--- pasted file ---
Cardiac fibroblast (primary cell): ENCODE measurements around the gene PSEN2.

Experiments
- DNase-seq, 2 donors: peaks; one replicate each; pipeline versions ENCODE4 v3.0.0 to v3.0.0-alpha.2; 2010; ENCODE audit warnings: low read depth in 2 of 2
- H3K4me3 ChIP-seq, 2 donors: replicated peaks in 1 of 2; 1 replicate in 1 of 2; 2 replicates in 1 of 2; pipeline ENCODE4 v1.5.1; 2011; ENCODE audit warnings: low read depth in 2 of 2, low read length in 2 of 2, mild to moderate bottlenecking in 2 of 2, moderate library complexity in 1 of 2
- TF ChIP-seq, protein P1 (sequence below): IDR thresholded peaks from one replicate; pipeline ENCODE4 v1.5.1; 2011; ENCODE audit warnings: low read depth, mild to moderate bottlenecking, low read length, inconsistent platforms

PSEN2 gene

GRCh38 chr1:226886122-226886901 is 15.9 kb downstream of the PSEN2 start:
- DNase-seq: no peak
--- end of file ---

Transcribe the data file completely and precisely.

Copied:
Cardiac fibroblast (primary cell): ENCODE measurements around the gene PSEN2.

Experiments
- DNase-seq, 2 donors: peaks; one replicate each; pipeline versions ENCODE4 v3.0.0 to v3.0.0-alpha.2; 2010; ENCODE audit warnings: low read depth in 2 of 2
- H3K4me3 ChIP-seq, 2 donors: replicated peaks in 1 of 2; 1 replicate in 1 of 2; 2 replicates in 1 of 2; pipeline ENCODE4 v1.5.1; 2011; ENCODE audit warnings: low read depth in 2 of 2, low read length in 2 of 2, mild to moderate bottlenecking in 2 of 2, moderate library complexity in 1 of 2
- TF ChIP-seq, protein P1 (sequence below): IDR thresholded peaks from one replicate; pipeline ENCODE4 v1.5.1; 2011; ENCODE audit warnings: low read depth, mild to moderate bottlenecking, low read length, inconsistent platforms

PSEN2 gene

GRCh38 chr1:226886122-226886901 is 15.9 kb downstream of the PSEN2 start:
- DNase-seq: no peak